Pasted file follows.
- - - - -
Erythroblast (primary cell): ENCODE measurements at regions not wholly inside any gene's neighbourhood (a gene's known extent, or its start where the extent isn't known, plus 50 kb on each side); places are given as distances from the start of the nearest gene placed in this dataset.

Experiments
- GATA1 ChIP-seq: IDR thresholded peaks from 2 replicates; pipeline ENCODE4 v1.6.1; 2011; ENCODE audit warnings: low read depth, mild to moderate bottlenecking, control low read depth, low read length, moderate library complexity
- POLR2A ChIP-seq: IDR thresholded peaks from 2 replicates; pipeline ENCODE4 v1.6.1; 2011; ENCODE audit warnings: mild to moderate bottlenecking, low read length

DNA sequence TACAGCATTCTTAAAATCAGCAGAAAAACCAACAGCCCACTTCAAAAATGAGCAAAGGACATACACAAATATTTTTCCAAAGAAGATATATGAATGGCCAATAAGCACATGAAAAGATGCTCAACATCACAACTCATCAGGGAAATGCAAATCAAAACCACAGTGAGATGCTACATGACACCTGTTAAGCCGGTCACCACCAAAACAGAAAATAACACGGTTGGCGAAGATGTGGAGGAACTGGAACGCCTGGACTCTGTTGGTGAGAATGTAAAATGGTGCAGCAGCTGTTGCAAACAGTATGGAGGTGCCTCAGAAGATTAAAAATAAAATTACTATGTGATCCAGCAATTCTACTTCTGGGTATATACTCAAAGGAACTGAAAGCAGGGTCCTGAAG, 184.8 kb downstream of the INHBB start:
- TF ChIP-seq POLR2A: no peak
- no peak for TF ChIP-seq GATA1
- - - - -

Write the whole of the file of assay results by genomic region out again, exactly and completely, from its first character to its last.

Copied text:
Erythroblast (primary cell): ENCODE measurements at regions not wholly inside any gene's neighbourhood (a gene's known extent, or its start where the extent isn't known, plus 50 kb on each side); places are given as distances from the start of the nearest gene placed in this dataset.

Experiments
- GATA1 ChIP-seq: IDR thresholded peaks from 2 replicates; pipeline ENCODE4 v1.6.1; 2011; ENCODE audit warnings: low read depth, mild to moderate bottlenecking, control low read depth, low read length, moderate library complexity
- POLR2A ChIP-seq: IDR thresholded peaks from 2 replicates; pipeline ENCODE4 v1.6.1; 2011; ENCODE audit warnings: mild to moderate bottlenecking, low read length

DNA sequence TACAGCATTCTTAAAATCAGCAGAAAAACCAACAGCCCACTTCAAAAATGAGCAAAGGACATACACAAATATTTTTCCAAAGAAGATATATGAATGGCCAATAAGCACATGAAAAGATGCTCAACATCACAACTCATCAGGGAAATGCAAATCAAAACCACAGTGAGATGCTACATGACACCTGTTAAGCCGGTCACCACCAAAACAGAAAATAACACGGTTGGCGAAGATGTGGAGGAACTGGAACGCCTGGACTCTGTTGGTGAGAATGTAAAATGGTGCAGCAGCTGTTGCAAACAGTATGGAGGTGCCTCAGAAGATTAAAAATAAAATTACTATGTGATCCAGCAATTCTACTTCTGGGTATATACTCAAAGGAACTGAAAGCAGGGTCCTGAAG, 184.8 kb downstream of the INHBB start:
- TF ChIP-seq POLR2A: no peak
- no peak for TF ChIP-seq GATA1